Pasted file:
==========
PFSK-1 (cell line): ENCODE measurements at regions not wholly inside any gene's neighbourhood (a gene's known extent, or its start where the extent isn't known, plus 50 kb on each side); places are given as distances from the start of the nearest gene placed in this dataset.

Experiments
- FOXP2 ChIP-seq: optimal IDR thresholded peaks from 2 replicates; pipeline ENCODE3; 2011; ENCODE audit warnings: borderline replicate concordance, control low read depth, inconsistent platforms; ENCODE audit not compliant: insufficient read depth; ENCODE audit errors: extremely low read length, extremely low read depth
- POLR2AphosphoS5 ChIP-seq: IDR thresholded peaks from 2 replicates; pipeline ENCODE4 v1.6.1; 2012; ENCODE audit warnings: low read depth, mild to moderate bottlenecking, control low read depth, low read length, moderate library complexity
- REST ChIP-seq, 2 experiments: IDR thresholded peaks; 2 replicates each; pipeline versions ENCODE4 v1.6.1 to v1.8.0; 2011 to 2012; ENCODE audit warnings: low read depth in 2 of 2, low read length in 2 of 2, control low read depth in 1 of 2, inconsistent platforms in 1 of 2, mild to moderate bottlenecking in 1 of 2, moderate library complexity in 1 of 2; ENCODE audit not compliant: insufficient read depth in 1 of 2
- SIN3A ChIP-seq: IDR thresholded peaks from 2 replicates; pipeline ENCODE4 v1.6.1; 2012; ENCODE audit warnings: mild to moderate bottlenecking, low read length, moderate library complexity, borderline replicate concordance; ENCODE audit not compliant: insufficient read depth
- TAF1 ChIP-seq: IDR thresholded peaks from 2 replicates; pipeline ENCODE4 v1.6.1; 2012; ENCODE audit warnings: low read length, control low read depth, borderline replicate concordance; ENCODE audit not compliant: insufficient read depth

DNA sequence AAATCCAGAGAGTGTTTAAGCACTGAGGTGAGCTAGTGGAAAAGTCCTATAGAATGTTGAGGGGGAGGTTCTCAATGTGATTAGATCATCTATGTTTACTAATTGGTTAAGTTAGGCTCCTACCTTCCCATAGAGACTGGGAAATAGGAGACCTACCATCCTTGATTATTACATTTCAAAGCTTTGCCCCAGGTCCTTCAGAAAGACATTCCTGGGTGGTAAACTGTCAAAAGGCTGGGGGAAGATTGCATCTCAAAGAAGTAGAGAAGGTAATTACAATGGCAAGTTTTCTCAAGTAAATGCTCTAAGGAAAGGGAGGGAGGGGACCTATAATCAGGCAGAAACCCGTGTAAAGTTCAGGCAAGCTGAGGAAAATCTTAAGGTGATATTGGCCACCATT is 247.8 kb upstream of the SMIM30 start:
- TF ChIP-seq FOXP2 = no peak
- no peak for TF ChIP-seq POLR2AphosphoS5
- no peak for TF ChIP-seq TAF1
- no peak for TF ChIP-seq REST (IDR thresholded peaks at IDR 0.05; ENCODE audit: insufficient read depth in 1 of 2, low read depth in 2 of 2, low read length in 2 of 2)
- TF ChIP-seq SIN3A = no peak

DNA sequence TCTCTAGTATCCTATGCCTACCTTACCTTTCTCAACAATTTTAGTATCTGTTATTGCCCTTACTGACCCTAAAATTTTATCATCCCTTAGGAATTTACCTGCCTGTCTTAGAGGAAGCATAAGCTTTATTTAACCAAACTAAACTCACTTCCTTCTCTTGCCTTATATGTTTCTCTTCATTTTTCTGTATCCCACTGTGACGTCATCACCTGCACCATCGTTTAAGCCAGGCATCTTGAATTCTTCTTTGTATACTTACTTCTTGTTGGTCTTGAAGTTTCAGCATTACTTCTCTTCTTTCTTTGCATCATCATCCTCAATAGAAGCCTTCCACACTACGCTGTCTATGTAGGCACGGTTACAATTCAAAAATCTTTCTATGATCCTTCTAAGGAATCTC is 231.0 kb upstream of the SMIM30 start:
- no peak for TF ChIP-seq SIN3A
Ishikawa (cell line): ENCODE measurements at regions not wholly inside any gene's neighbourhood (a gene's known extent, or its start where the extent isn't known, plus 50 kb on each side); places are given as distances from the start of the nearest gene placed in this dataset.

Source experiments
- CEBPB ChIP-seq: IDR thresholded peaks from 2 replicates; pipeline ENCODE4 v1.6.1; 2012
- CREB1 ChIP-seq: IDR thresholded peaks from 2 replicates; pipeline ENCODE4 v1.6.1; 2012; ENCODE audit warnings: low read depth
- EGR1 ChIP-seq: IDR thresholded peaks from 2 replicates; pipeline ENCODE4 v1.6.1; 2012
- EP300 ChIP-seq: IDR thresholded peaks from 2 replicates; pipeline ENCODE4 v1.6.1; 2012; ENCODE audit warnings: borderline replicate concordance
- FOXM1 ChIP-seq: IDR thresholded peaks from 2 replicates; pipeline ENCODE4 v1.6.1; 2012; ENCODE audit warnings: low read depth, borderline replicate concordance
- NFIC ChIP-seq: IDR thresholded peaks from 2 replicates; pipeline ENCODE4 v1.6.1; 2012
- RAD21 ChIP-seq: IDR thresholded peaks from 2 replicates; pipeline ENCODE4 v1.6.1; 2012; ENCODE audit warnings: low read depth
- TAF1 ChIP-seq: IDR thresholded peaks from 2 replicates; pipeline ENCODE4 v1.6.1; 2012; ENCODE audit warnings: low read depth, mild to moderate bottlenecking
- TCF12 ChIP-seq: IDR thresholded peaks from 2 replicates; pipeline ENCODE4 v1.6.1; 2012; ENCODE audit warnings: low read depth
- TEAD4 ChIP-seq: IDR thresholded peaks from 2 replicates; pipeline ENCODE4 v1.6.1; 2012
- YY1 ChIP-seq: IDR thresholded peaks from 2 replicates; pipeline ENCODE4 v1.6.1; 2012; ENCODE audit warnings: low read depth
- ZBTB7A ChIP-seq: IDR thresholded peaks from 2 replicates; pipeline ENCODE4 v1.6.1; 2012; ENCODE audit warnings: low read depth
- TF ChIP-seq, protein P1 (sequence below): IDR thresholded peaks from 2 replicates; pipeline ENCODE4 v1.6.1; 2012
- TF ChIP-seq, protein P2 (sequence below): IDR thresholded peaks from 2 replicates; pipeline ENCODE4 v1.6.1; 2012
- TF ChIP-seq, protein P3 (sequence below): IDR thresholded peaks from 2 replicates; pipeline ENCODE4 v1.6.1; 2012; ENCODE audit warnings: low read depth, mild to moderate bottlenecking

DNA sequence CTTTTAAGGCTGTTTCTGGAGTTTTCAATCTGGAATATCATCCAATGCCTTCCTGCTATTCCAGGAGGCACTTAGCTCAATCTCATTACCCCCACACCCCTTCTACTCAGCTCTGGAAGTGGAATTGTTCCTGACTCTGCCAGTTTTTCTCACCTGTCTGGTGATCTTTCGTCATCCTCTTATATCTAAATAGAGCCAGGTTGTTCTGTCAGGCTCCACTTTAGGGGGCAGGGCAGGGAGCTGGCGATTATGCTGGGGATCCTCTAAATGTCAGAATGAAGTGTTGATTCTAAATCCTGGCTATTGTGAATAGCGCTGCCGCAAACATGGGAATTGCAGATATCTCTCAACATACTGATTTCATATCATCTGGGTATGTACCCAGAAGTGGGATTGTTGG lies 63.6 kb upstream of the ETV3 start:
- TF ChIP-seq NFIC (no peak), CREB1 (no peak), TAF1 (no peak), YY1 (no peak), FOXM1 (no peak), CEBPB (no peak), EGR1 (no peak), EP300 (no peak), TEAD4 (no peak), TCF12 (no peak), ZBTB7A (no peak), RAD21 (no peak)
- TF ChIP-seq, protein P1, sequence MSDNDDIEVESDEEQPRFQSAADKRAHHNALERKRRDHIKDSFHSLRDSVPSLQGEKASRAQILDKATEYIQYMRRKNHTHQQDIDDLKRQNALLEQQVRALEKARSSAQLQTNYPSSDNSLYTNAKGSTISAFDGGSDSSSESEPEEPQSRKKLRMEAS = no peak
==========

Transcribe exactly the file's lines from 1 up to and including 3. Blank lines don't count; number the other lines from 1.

PFSK-1 (cell line): ENCODE measurements at regions not wholly inside any gene's neighbourhood (a gene's known extent, or its start where the extent isn't known, plus 50 kb on each side); places are given as distances from the start of the nearest gene placed in this dataset.

Experiments
- FOXP2 ChIP-seq: optimal IDR thresholded peaks from 2 replicates; pipeline ENCODE3; 2011; ENCODE audit warnings: borderline replicate concordance, control low read depth, inconsistent platforms; ENCODE audit not compliant: insufficient read depth; ENCODE audit errors: extremely low read length, extremely low read depth